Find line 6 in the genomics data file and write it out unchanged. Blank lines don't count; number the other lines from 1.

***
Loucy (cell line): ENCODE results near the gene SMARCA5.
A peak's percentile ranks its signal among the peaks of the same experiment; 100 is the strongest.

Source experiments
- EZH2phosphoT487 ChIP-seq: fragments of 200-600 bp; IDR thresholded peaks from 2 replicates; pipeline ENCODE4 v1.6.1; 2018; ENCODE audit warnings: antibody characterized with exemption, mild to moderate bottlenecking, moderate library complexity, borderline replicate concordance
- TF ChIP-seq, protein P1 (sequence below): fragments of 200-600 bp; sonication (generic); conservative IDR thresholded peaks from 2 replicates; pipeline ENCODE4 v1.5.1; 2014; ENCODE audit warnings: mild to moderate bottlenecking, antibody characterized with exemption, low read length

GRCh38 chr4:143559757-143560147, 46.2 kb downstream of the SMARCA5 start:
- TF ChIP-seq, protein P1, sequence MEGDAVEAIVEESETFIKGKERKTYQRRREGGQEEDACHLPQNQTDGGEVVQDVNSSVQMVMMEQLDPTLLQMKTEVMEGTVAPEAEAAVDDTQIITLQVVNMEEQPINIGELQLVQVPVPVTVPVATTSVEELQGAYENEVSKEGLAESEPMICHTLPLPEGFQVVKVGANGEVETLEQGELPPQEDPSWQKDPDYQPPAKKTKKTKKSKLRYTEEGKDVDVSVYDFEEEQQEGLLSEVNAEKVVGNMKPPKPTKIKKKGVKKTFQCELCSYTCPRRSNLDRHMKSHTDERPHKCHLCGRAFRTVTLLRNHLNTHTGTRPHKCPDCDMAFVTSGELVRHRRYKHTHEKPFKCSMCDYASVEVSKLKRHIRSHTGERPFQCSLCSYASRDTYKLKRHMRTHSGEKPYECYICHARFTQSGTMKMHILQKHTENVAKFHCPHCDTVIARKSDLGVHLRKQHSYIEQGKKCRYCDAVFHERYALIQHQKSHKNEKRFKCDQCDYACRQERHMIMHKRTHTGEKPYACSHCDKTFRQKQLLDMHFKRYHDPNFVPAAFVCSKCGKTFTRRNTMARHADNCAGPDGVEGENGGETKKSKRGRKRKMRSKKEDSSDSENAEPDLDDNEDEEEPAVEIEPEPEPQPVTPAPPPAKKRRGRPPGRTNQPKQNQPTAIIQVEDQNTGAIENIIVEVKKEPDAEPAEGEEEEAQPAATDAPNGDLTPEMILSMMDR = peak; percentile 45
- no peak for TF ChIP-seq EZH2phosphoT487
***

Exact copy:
GRCh38 chr4:143559757-143560147, 46.2 kb downstream of the SMARCA5 start: